But if you think about it, that moment is really the starting line. What happens after that?
Well, an opportunity for us to have a conversation with the front line fundraiser assigned to that prospective donor, to begin with.
- Did the profile answer all of your questions?
- Is there any further work to be done?
- What questions remain unanswered in the work that the fundraiser can discover on their next visit?
And most importantly, this signals the beginning – or deepening – of the relationship between your organization and the donor. The gift. Stewardship. Continuing engagement.
That profile is just the beginning.
If that prospective donor is one of your organization’s top volunteers – a trustee, for example, or a top 100 donor or prospect – your work as a researcher isn’t complete, either. You probably already know that it’s time to set up an alert so that you don’t miss important news about that person (or their company, or their foundation).
And there are lots of places that we all usually go to set up alerts (including Google/Bing, Lexis Nexis for Development Professionals, iWave, RelSci, and others), but I wanted to show you three other resources that you may not have tried yet to get alerts of a different kind:
Google Trends: In addition to setting up alerts in the search engine, also consider setting up an alert (called a ‘subscription’) in Google Trends. That way, if your alert trends as a topic, you’ll be one of the first to know that something is up. This works great for people, topics, and companies.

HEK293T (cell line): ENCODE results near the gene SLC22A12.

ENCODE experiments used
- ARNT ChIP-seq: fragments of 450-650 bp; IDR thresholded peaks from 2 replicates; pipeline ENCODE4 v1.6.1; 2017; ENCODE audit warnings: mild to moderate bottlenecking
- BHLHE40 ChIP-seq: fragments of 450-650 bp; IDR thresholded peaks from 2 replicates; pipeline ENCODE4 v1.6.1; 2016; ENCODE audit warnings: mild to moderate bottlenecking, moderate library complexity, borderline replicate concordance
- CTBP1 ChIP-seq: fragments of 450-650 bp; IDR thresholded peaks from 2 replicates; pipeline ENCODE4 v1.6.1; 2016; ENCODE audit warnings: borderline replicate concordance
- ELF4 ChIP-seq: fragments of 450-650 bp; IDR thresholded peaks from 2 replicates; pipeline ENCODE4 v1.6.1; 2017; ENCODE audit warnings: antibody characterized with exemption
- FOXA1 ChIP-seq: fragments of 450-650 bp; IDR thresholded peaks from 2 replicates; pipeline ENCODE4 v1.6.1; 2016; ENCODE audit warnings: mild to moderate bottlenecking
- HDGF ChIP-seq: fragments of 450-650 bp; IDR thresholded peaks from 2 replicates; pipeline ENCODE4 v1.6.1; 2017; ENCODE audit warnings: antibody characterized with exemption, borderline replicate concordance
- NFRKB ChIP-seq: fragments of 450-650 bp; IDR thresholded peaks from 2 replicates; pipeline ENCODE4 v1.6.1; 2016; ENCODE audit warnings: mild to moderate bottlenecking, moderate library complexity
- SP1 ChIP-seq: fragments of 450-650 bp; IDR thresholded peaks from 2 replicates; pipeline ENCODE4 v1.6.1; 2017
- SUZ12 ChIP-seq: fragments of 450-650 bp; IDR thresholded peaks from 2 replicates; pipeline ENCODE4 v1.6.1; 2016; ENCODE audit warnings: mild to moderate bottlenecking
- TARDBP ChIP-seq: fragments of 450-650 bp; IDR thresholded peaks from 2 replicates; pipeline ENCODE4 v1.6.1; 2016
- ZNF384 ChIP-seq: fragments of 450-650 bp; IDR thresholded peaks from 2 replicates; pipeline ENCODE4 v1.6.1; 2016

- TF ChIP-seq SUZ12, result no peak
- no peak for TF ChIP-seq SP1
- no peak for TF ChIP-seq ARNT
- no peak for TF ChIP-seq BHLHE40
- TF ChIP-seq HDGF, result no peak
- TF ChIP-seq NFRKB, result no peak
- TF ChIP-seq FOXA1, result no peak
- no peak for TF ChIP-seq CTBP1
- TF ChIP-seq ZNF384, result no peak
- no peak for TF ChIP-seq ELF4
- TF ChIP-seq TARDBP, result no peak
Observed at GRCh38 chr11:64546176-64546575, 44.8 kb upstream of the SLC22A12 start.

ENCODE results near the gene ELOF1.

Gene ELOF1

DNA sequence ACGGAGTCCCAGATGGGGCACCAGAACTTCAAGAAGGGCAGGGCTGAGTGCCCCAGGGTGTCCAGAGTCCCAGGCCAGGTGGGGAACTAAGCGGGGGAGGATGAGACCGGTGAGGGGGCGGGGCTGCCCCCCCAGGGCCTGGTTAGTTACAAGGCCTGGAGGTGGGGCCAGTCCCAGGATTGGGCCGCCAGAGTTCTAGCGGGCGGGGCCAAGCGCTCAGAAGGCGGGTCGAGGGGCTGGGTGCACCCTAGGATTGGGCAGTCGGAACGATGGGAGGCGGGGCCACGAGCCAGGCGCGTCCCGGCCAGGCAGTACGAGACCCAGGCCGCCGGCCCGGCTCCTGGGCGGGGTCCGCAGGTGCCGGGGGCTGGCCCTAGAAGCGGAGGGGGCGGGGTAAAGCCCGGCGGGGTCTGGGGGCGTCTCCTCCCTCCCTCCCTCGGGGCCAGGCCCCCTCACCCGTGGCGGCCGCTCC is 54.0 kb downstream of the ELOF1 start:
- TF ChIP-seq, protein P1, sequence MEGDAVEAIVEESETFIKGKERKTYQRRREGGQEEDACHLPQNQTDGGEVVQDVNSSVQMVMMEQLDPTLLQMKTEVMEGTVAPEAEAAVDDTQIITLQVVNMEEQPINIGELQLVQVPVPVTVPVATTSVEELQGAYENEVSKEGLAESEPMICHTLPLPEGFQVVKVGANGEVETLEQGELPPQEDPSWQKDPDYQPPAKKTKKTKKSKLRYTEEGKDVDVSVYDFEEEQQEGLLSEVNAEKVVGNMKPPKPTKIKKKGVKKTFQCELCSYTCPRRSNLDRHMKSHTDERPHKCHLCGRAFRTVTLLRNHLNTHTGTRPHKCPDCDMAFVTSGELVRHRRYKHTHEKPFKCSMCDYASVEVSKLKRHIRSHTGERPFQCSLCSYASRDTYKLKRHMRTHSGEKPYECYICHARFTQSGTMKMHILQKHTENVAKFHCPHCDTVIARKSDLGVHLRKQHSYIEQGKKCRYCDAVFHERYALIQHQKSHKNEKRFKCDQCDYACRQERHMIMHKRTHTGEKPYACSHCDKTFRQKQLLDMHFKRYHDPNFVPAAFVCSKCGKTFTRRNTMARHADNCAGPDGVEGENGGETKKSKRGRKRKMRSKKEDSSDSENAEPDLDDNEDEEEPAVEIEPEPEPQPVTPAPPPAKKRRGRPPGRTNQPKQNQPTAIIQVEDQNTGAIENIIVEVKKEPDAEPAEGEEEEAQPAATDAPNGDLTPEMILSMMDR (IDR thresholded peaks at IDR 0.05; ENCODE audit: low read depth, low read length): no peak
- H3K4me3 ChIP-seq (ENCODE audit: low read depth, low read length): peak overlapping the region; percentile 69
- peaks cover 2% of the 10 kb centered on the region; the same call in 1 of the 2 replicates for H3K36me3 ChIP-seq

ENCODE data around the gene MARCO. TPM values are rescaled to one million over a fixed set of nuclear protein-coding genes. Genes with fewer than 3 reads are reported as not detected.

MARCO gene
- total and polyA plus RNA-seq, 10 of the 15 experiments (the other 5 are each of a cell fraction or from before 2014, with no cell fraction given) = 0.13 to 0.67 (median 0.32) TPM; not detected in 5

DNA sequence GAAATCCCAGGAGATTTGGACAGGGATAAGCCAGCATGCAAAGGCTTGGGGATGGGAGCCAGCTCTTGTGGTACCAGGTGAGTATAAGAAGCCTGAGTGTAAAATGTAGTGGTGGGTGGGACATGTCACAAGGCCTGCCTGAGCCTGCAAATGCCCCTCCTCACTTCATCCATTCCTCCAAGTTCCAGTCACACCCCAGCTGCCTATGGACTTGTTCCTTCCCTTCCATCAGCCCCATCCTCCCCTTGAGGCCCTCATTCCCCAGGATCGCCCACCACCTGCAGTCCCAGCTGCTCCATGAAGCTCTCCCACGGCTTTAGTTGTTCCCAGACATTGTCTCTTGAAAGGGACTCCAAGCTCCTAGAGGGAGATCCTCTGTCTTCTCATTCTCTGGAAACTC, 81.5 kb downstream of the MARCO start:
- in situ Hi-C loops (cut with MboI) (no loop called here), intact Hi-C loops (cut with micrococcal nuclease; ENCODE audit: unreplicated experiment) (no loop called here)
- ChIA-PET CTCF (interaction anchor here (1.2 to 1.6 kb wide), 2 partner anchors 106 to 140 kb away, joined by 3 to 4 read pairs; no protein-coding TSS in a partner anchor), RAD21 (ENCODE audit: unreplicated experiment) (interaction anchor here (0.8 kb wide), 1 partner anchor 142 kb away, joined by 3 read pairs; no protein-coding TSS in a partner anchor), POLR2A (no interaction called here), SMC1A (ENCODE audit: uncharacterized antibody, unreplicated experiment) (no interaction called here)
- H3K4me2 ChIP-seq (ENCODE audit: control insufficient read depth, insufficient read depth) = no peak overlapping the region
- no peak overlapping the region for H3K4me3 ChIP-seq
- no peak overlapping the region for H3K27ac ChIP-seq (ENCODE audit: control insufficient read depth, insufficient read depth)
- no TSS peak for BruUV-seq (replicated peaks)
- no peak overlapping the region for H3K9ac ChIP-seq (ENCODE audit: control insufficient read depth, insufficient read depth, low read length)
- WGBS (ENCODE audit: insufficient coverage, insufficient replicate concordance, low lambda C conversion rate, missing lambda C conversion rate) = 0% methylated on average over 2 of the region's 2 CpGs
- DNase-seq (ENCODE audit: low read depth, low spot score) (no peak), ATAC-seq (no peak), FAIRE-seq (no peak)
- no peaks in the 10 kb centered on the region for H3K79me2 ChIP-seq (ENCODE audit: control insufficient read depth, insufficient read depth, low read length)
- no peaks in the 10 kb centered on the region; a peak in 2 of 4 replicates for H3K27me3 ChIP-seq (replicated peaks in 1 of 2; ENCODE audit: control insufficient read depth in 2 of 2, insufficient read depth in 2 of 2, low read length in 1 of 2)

Mention: I’ve written about Mention a few times before, and it’s because we use it here at HBG. Besides the usual news alerts, Mention allows you to receive updates from mentions on the web, on blogs, social media, videos, and more, which allows you to cast a much wider net. Their Boolean search is kind of wonky, but once you get the hang of it you have access to a wider range of channels than just a search engine. Results can be delivered via email or RSS feed (which is super handy: set up a free StartMe page to manage all your RSS alerts/feeds). Mention is a fee-based resource, but they offer a 30% discount for nonprofits.
Twitter: If you’re following an account on Twitter, you can set the service to send you a mobile alert whenever that account tweets. Follow this hyperlink to watch a short YouTube video of how to set it up.
What other off-the-beaten-track alert resources do you use?